crease from $100 to $200. Careless operation will result in a $350 fine. Anticipated final approval and
publication in Part II of the Canada Gazette is Spring 2010. These regulations apply to both commercial
and pleasure craft.
Government & Industry Liaison Report
The Anchorline page 11 December 2009
5. CCG [Canadian Coast Guard] Update
CCG is currently conducting sessions across Canada to introduce the concept of e-navigation which is de-
fined as “the harmonized collection, integration, exchange, presentation and analysis of maritime informa-
tion onboard and ashore by electronic means to enhance berth to berth navigation and related services,
for safety and security at sea and protection of the marine environment”. The main objectives and benefits
are safety, efficiency, port/coastal security and marine environment protection and it is intended that it be
user driven. More information on e-navigation is available at the following site: http://www.ccg-gcc.ca/
e0004411 . This is primarily intended for commercial shipping but there will undoubtedly be some impact
on the recreational boater. This issue will be tracked and reported on as it develops.
Boaters in the Pitt Lake area will be pleased to learn that CCG intends to increase the number of aids in Pitt
Lake. As well, the current plastic buoys will be replaced with steel structures as they are superior with re-
spect to visibility and radar reflectivity.
Derelict vessels seem to be proliferating on the West Coast and they do cause their share of problems.
CCG has advised that they get involved only if there is a threat of pollution. They are currently developing
a pilot program to facilitate public reporting of derelict boat incidents. A prerequisite is a proper definition
of “derelict vessel” since there are still many older wood boats, some perhaps with questionable mainte-
nance histories, afloat and in use.
The Sea Island Hovercraft Base in Richmond experienced a 20% increase in their call load this summer!
Almost all incidents involved recreational boaters; poor preparation was often cited as the reason for the
call. The Sea Island base, the only one with a dive rescue facility, is establishing a Diver Team Training
Facility. Initially, it will be limited in size and scope and will be set up on a “not for profit” basis. The
base is unique in that it has hovercraft transport capability and is situated next door to an international air-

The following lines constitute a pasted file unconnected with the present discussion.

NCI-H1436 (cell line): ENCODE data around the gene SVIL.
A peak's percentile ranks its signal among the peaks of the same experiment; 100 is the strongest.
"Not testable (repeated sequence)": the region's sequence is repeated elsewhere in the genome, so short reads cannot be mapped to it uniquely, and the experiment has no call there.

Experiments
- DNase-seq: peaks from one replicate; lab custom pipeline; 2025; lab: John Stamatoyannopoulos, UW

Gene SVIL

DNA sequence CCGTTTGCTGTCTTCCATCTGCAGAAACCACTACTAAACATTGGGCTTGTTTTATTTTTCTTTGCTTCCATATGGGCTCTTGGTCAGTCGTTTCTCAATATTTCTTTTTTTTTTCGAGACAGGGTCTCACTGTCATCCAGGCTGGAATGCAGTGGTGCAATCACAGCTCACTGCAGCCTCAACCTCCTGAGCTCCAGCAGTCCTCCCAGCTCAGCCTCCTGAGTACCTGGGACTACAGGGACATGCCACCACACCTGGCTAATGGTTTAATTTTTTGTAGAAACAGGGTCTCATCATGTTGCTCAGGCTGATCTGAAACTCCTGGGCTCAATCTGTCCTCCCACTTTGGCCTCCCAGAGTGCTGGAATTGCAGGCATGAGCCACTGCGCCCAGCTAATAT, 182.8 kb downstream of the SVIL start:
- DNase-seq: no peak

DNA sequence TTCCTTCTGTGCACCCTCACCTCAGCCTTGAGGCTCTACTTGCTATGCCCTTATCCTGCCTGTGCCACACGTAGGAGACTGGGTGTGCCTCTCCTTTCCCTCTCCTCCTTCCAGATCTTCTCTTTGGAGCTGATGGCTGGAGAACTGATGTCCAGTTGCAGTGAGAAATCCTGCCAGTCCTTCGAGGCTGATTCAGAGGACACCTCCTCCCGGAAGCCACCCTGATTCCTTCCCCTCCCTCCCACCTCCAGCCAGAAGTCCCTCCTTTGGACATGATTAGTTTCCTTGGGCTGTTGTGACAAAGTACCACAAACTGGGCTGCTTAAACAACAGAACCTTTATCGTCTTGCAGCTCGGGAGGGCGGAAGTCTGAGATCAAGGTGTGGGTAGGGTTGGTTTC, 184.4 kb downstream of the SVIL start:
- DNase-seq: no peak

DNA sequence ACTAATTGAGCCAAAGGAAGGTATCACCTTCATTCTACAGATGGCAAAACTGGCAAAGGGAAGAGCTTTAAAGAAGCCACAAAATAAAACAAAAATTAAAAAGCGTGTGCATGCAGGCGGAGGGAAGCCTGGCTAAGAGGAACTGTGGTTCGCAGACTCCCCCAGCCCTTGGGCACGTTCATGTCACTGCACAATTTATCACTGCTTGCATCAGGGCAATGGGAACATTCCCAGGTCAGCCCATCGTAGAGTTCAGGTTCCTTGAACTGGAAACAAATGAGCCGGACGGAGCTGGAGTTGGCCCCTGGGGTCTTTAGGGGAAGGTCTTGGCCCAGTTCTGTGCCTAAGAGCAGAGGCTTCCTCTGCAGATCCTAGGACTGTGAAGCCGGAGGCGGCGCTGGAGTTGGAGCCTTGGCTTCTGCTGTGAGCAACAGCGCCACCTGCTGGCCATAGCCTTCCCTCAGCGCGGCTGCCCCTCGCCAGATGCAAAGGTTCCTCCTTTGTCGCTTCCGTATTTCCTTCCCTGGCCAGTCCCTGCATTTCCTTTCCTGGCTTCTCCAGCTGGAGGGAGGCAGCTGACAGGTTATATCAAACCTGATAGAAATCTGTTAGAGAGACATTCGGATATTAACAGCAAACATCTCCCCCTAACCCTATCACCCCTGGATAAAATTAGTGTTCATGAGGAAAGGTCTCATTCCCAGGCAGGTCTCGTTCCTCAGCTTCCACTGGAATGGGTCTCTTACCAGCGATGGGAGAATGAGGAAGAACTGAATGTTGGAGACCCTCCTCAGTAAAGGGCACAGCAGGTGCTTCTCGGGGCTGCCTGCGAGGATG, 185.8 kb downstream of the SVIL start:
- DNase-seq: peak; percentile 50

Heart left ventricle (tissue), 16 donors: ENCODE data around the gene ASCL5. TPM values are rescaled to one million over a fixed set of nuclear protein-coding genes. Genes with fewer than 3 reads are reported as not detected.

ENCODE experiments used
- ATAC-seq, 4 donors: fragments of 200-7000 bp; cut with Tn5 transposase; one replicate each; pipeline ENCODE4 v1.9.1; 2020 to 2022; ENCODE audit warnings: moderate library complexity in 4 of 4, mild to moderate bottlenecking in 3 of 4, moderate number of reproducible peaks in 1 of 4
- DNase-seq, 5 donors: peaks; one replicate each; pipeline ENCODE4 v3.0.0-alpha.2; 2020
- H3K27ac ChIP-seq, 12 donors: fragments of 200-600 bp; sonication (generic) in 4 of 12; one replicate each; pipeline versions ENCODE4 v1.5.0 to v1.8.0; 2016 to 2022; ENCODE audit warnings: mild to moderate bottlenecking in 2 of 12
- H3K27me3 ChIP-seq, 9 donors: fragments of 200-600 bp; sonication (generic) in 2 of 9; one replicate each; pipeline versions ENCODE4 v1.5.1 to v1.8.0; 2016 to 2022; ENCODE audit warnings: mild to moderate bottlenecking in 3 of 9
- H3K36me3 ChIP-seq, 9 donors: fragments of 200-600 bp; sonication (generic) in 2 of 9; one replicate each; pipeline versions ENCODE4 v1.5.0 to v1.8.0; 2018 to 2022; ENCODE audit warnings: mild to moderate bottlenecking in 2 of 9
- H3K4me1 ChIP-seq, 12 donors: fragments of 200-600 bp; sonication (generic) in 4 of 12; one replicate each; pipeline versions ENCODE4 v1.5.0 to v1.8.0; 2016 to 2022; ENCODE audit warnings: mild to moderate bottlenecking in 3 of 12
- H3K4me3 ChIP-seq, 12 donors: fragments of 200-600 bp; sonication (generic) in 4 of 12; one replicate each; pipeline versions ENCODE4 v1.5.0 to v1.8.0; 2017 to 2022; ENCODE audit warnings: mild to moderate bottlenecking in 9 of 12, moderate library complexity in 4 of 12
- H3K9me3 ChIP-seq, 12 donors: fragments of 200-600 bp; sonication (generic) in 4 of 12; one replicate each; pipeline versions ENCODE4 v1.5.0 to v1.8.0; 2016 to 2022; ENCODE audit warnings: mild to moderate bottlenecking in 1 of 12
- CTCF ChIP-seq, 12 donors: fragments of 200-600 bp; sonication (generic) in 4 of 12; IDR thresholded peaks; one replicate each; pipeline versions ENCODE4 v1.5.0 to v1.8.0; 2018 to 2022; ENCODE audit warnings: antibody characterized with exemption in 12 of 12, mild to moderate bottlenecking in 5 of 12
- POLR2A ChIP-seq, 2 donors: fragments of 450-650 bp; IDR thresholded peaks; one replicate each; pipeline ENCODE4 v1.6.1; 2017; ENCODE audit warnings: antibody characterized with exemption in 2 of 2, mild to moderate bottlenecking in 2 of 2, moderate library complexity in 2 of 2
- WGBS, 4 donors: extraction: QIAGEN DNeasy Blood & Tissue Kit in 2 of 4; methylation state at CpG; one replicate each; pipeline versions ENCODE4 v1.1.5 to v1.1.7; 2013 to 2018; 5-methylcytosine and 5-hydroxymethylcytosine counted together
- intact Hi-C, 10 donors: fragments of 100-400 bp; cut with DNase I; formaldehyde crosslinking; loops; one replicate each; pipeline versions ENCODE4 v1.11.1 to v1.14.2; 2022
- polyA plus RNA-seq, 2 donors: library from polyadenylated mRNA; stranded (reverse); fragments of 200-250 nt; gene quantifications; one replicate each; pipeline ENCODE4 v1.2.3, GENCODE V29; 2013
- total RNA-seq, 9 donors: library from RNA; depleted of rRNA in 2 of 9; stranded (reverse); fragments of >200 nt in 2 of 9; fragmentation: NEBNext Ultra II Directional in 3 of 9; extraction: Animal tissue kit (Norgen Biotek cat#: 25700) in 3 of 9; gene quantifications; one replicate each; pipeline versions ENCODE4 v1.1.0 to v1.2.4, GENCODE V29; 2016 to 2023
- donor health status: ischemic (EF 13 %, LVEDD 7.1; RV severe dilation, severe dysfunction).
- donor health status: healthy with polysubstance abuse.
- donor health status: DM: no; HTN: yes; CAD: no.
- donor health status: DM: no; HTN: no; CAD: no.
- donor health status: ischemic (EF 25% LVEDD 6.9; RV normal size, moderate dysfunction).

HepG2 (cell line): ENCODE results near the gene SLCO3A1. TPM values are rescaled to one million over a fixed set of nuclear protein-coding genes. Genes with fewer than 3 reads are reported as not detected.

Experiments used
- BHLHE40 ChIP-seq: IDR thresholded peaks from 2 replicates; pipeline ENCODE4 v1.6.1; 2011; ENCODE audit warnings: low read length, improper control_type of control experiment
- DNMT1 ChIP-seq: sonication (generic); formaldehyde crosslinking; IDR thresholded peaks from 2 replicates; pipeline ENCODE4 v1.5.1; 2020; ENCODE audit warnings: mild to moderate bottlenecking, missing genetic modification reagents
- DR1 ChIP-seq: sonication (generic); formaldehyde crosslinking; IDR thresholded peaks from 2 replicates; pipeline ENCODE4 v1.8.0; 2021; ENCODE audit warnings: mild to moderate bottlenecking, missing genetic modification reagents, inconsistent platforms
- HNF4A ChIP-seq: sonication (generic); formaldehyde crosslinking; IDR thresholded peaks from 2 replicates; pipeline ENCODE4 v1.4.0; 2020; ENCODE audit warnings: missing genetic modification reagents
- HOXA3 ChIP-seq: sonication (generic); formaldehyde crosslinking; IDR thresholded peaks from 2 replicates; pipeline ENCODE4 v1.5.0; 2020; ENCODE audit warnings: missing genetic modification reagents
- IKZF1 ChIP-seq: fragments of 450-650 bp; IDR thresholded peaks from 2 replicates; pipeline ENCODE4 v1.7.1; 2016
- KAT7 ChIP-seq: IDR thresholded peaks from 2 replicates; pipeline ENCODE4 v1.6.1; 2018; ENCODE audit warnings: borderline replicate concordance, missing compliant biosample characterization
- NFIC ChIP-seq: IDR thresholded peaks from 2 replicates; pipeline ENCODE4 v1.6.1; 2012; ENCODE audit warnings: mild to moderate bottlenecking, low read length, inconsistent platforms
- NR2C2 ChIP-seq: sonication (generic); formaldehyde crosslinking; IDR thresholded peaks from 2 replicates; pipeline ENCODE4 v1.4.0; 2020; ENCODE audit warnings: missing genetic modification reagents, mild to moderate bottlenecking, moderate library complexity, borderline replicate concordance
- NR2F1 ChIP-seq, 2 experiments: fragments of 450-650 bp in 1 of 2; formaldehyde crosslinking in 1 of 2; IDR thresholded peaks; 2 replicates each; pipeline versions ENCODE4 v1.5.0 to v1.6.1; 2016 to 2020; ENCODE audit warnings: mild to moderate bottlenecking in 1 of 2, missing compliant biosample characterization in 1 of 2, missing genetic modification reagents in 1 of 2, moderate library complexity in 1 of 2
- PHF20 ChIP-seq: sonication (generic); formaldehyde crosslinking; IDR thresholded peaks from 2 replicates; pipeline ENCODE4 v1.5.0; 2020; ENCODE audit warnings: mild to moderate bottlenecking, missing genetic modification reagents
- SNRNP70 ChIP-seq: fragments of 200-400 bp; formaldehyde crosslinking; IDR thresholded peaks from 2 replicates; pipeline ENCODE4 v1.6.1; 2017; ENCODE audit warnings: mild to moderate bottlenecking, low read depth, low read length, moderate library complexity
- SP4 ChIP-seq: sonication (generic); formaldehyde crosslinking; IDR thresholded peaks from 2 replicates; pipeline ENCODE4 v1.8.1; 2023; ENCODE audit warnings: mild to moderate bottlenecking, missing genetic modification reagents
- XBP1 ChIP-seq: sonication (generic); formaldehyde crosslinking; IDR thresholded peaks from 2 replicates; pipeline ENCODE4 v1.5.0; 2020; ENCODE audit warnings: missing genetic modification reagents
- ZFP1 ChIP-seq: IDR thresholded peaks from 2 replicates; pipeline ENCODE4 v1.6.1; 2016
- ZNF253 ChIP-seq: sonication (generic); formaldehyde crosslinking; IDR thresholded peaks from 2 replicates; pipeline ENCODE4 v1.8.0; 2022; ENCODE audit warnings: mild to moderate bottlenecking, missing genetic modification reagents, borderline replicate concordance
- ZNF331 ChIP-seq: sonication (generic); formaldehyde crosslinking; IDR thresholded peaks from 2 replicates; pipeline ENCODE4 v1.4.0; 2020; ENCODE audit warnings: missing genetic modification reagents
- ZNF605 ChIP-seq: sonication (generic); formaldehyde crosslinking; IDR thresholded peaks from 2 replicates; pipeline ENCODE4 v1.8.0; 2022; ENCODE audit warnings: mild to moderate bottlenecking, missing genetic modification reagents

4. CHS [Canadian Hydrographic Services] Update
A new edition of chart 3493 (Vancouver Harbour) is under construction. Release is planned for January
24 new charts are scheduled to be produced for the Prince Rupert area and approaches thereto. 5 have
been released to date.
BC Ferries has requested large scale plans for Darrell Bay and Porteau Cove. These ports have been desig-
nated as alternate ferry terminals for the Winter Olympics. These plans will likely be “one off” produc-
tions and will not be available for public use.
CHS is considering changes to the format of the current Chart Catalogue and is seeking input from users.
The catalogue is expensive to produce and brings in no revenue. CHS is also considering the deletion of
the list of about 300 chart dealers in both Canada and the US.
As of September 2009, CCG began the phase out of paper Notices to Mariners. While selected clients are
still receiving them, all paper NOTMAR’s are scheduled to cease as of April 01, 2010.
CHS is in the process of changing its operations from a file based system to a data based system. This
should result in increased efficiency when charts which overlap other charts of different scale are updated.
This benefit will also be carried over to electronic charts (ENC’s).
The Anchorline page 12 December 2009
presented „North of Cape Caution‟ at the squadron‘s Social & Education
Evening on November 16th. The outstanding photos were taken by Art and
his wife, Heather, while cruising along British Columbia‘s mid-coast during
the last two years, and including destinations from just beyond Vancouver Island (Cape Caution)
as far north as Gill Island, Hartley Bay and Kitimat. As most of us may never have an opportunity
to visit these remote and beautiful spots, we enjoyed having Art take us on a tour.